Totally. I would also say like if you're a single parent, again, do not get worked up about screen time, make those siblings take turns, let them play screentime while you're having quality time with another sibling, there's no shame in this.

Danielle Bettmann  38:29  
Right? So what name some more of the cards.

Sara Olsher  38:33  
Okay, let's go through. I really love the idea of the blank cards. Because, you know, again, this isn't about generating ideas, you can Google that. It's the mental labor like figuring out what to do, you can Google that and add your own. Okay, so we have make cards together to mail to a loved one, which I got a comment the other day from a family that said that that created like the most beautiful ritual for them that they have been like writing letters to different people and sending them and the kid really looks forward to it. And then it's making people so happy. So I love that. Give each other manicures. This is a great one for if you are really tired. We're getting some chill ones now shadow puppets. You can take flashlights into the closet. Do yoga, take a walk, Listen to music or an audio book, play a card game. Let's get some active ones in here. So I prove that my laziness has not impacted this. Work on a puzzle that one's not active. build a fort with sheets. Hosted Tea Party on a blanket, floor is lava. I love how that's always my example. Make free art from recycling. Play basketball using a stuffed animal in a laundry basket ride bikes, play with playdough or slime. You might want to ditch

Danielle Bettmann  39:57  
that one too. Throw in the garbage

Sara Olsher  40:00  
We have a special place in our garage that's allowed to get messy. But I can imagine if you were an apartment dweller, you would never want to see that card.

Danielle Bettmann  40:10  
Right? So when we came up with these ideas, we really tried to hone in on things that don't require a whole lot of setup, and can actually be accomplished in 15 minutes. Because there's a lot that your kid might be interested in to where they bring you a recipe and you're like, Mom, let's make 45 cupcakes. And you're like, I don't have time for that. So that would not be a good option for quality time. You can save that for a Saturday morning. But you want to actually have a few things where you can say, Oh, I do actually have 15 minutes between now and when I need to start cooking dinner. Let's actually like, do something quick. So these ideas are ready to go pull and start right away. Yeah,

Sara Olsher  40:53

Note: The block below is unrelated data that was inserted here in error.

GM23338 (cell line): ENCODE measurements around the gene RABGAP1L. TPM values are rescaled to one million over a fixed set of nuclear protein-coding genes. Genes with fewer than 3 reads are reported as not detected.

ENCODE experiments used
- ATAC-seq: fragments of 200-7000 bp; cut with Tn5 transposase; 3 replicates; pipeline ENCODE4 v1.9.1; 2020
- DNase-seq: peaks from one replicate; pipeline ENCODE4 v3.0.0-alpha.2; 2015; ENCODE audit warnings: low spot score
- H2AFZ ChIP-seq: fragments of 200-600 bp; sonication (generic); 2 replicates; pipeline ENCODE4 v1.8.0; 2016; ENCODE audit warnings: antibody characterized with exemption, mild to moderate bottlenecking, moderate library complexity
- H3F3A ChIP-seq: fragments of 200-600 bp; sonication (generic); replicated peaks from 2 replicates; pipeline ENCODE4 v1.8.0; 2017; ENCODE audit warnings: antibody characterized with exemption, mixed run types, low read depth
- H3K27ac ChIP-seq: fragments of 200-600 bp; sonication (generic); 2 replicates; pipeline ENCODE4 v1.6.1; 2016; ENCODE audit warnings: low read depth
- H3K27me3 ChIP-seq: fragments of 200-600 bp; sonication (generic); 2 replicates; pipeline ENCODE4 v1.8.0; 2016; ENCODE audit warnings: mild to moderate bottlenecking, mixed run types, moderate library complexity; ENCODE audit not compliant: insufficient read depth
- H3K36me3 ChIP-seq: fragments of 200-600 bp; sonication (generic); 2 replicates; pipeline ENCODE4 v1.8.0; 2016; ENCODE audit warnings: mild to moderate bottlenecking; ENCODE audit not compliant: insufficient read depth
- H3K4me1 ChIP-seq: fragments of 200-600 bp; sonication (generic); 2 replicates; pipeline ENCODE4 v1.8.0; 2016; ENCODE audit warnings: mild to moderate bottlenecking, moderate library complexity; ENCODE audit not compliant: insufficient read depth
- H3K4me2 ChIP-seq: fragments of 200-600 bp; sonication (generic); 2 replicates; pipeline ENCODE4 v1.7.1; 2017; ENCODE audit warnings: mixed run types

I feel like these are, I mean, literally, we have been told, and the box says a total game changer. Because having that structure, I had a dad who was autistic who said that having that structure and like knowing what to do was just completely changed his life as a parent, because he, he didn't know how to play with his kids. And also, viral sensation, KC Davis, Danielle, and I had a whole conversation with her about how she uses these cards, because we just like sent them to her. And she was like, before we talk about anything else, I just have to tell you that these have completely changed my parenting. Because she, she didn't want to do the whole 15 minutes thing, because she liked playing for like long periods of time with her kids. But she was getting really bored playing with them. And so but she would hurt her daughter's feelings if she was like, I don't want to do this anymore. So she instead of saying I don't want to do this anymore, she'd be like, Hey, let's choose another card. And then she she was like I played with my daughter for like an hour, which she's like, I've never been able to do that before. So I thought that was interesting, because it's a completely different way of using these cards than Danielle and I had come up with, but such a neuro spicy, friendly deck, yes.

Danielle Bettmann  42:15  
Because it truly does feel like there is freedom to have a tool to better communicate your own needs and have permission to validate them. And know that it is important that I start dinner. And that's, you know, important for all of us. And I will be able to do that as soon as the timer goes up. And I'll be able to transition out of this because we know and we're going to do it tomorrow. And yeah, you can be upset, you can want more time with me. But I can rest assured that I am giving you quality time rather than the, you know, so and so quantity time or the none, that I wasn't able to even mentally wrap my mind around because it felt like too much. So talk more about like, how to set up that structure, you know, preventatively and kind of having a plan for this. 

Sara Olsher  43:04